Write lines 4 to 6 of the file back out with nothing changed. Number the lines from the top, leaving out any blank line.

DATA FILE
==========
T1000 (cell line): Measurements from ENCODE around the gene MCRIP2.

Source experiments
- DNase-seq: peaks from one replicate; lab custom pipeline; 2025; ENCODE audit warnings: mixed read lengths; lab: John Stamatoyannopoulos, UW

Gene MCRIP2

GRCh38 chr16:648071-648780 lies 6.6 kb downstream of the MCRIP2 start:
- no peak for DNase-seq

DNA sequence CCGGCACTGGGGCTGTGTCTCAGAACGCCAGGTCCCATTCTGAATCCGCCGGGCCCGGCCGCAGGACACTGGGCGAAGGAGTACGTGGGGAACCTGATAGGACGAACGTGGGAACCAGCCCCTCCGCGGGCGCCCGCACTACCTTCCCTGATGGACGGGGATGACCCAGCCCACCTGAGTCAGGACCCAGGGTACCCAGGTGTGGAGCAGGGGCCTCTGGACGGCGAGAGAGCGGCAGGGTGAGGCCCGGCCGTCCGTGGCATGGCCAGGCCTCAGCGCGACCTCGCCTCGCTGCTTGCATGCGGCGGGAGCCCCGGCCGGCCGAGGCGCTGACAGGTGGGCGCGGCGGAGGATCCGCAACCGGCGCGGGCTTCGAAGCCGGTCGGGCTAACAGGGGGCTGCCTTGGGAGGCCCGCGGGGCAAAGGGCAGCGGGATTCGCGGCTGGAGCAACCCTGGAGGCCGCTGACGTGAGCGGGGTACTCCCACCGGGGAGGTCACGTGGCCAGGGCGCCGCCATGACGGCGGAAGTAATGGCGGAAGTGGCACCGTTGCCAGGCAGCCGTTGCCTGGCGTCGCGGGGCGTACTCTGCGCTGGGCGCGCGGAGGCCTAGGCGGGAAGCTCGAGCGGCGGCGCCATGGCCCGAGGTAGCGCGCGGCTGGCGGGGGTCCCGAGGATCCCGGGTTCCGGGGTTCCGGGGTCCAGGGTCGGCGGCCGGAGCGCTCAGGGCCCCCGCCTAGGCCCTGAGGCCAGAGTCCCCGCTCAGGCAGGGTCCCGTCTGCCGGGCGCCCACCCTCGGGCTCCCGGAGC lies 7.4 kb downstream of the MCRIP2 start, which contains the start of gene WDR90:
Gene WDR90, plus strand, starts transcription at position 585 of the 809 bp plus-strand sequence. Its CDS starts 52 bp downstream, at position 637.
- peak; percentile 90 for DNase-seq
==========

Gene MCRIP2

GRCh38 chr16:648071-648780 lies 6.6 kb downstream of the MCRIP2 start:
- no peak for DNase-seq